I went to Japan in October 1999. There were already changes occurring in Russia. At the end of December 1999, as you know, Yeltsin resigned and the current administration of President Vladimir Vladimirovich Putin came to power.
Asiya Yusufovna (Sadykova) had several Japanese acquaintances there, and she arranged for me to meet Professor Khakamada, Irina Khakamada's brother (half-brother—they have different mothers) and a specialist in Russo–Japanese relations [Irina Khakamada is a Russian economist, politician, and journalist].
I met him, and he worked at a different university, the Faculty of International Relations of Aoyama Gakuin University, a large private university.
He says to me: "Larisa, if you want, come to my seminars on Russo–Japanese relations. Maybe you can speak, talk about Tatarstan; that would be very interesting."
I said "Of course, that'd be great." Then I started going to his classes as I studied at another university.
In 2000 (20 years ago) in the fall, Putin made his first visit to Japan and took representatives from Russian regions with him. Our then President Shaimiev went with him. Khakamada Sensei asked me and I told him about Tatarstan, about the federal agreement, about its status, and so on. This was my topic as a journalist.
And Khakamada told me that he had said to Shaimiev "Your student from Tatarstan comes to my classes, Mrs. Usmanova." Shaimiev says: "yes, I know her." I mean, I'm sure someone put a folder on his desk before his trip. He probably had heard about me because I, as a journalist, was writing about that topic, being in Tatarstan, in Kazan.
And this also contributed to the fact that Khakamada told me: 'You're probably thinking about where to go next, to graduate school, a master's course? If you want, come to my university, I can give you a recommendation, but you'll still have to pass exams.
I had to decide. The scholarship was a state one, and the university was private, and studying there is more expensive than in a state school. But it all worked out somehow, because the teacher was highly regarded. That was how I got into that university to study international relations.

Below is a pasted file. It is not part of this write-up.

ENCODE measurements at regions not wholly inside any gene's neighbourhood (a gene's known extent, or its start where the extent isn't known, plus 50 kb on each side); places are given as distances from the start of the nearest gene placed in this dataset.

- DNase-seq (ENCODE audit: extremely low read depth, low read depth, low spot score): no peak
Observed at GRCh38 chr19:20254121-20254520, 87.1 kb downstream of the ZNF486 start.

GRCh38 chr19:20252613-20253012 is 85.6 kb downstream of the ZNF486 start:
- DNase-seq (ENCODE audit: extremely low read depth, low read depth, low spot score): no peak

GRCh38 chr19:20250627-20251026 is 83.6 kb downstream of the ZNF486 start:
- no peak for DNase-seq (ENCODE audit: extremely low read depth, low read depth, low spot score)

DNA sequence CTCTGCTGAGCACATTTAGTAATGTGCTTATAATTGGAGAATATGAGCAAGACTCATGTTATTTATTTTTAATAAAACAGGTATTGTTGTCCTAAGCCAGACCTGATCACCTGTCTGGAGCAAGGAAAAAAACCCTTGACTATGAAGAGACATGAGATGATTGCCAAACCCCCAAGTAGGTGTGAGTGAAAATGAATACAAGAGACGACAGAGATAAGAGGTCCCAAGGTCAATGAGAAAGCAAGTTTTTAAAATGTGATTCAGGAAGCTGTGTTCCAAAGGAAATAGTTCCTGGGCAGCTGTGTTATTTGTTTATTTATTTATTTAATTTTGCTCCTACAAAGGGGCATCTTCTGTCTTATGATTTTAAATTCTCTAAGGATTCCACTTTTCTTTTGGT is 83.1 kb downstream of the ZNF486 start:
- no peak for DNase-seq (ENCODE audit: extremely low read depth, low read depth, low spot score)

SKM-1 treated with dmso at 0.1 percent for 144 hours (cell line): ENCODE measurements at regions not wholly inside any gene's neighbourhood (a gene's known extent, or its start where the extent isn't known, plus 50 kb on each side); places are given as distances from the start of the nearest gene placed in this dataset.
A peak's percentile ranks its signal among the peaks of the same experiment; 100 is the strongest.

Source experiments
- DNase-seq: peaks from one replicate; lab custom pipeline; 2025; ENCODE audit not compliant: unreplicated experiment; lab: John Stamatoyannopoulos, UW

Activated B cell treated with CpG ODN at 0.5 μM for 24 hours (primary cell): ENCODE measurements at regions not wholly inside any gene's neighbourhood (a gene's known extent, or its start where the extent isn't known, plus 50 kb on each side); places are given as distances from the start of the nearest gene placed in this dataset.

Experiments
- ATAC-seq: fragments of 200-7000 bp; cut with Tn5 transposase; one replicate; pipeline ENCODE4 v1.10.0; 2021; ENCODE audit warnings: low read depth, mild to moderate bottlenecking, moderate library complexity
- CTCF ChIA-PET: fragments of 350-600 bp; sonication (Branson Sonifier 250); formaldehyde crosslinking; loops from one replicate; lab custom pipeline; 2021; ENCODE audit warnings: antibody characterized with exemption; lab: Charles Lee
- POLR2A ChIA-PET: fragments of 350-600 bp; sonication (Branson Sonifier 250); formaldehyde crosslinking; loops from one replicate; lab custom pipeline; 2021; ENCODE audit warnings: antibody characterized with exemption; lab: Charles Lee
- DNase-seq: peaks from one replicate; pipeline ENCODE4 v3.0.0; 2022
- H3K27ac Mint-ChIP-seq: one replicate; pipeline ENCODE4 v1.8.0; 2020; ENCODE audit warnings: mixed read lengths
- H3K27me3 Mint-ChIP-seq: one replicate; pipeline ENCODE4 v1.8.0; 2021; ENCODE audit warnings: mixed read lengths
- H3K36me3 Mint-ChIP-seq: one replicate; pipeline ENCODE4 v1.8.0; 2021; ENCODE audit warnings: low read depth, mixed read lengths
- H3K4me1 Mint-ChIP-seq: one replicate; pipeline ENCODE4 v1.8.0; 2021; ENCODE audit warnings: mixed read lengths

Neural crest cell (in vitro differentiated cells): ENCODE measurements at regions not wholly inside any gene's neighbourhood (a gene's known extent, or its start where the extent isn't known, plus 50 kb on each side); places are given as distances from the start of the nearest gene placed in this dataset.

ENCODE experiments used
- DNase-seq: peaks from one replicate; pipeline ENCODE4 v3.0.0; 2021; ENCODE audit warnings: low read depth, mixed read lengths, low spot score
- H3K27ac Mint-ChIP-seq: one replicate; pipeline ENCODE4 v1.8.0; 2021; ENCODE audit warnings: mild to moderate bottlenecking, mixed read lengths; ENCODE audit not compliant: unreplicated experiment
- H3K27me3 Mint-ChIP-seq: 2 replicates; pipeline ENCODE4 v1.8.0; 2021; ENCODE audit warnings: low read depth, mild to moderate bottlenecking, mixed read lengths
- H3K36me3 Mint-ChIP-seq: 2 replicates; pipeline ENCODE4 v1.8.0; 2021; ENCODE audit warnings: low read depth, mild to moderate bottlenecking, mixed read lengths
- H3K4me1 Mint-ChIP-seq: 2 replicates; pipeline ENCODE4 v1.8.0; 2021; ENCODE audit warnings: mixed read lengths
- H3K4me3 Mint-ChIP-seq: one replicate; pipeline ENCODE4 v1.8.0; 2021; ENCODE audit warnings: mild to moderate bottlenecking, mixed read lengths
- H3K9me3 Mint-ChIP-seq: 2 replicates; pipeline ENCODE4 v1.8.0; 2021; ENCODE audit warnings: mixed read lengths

What was nice was that half of the classes were in English and half in Japanese. The university is located across from the UN University. The UN University is the only one of its kind in the world, and it's located in Japan, just across the street from my university in Tokyo.
And we also had lectures there, which I went to; we had classes there too, well, not classes, but public lectures. Both Gorbachev and Clinton, who was already out of office by then, came there. It was quite interesting training.
Then I was looking for a university for my scientific work and found out that, in one of the prefectures of western Japan, in Shimane (next to Hiroshima), a university for regional studies opened with a large media center and a new library. They recruited the first students, very few, three people for doctoral studies.
Education in Japan starts in April. I got there in the spring. The archives of Shirō Hattori, a very famous Japanese scientist, arrived at the media center there at the same time. He was a scientist, linguist, polyglot, knew up to 40 languages, and received an award from the Emperor of the Rising Sun for his activities.
He had studied the roots of the Japanese language, where Japanese came from. His wife was a Tatar emigrant from Russia, Magira Agi (Ageeva), and he spoke to her in Tatar. He died in 1996.